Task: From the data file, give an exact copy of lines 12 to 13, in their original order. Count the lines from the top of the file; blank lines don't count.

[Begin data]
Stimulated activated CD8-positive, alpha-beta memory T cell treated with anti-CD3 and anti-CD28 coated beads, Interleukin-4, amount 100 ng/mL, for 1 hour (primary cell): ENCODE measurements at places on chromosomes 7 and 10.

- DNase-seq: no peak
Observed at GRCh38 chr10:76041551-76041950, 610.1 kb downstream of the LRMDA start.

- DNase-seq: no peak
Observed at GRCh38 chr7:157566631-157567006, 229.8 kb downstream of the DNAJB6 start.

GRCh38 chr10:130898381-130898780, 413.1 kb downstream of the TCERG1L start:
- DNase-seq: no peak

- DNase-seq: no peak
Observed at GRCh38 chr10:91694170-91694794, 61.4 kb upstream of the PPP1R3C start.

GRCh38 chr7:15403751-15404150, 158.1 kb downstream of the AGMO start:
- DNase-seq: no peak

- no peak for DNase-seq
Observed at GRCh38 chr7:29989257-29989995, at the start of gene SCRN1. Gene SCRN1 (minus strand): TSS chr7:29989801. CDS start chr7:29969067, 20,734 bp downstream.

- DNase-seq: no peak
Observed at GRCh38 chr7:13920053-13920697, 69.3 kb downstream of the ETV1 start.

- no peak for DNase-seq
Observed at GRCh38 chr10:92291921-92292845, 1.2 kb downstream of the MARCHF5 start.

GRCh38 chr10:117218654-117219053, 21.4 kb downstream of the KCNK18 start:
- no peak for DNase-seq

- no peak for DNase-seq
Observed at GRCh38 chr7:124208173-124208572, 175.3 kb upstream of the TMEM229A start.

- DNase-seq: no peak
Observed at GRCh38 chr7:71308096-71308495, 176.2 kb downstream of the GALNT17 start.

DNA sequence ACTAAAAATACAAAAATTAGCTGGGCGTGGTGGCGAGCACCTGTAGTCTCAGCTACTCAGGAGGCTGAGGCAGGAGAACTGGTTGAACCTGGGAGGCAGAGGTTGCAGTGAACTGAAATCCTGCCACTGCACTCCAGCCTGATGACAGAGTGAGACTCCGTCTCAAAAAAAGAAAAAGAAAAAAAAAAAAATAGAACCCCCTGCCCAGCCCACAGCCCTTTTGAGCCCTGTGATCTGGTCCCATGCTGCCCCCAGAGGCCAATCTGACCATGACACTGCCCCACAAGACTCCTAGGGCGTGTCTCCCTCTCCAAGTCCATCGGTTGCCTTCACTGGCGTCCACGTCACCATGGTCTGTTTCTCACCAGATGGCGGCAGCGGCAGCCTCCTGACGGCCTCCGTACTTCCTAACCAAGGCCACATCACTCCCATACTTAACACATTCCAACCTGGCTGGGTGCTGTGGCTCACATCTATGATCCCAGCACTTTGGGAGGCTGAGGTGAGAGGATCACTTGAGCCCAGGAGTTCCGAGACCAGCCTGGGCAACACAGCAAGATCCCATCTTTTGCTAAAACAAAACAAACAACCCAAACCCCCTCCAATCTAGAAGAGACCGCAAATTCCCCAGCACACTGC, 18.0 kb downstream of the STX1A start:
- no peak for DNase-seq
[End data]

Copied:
- no peak for DNase-seq
Observed at GRCh38 chr7:29989257-29989995, at the start of gene SCRN1. Gene SCRN1 (minus strand): TSS chr7:29989801. CDS start chr7:29969067, 20,734 bp downstream.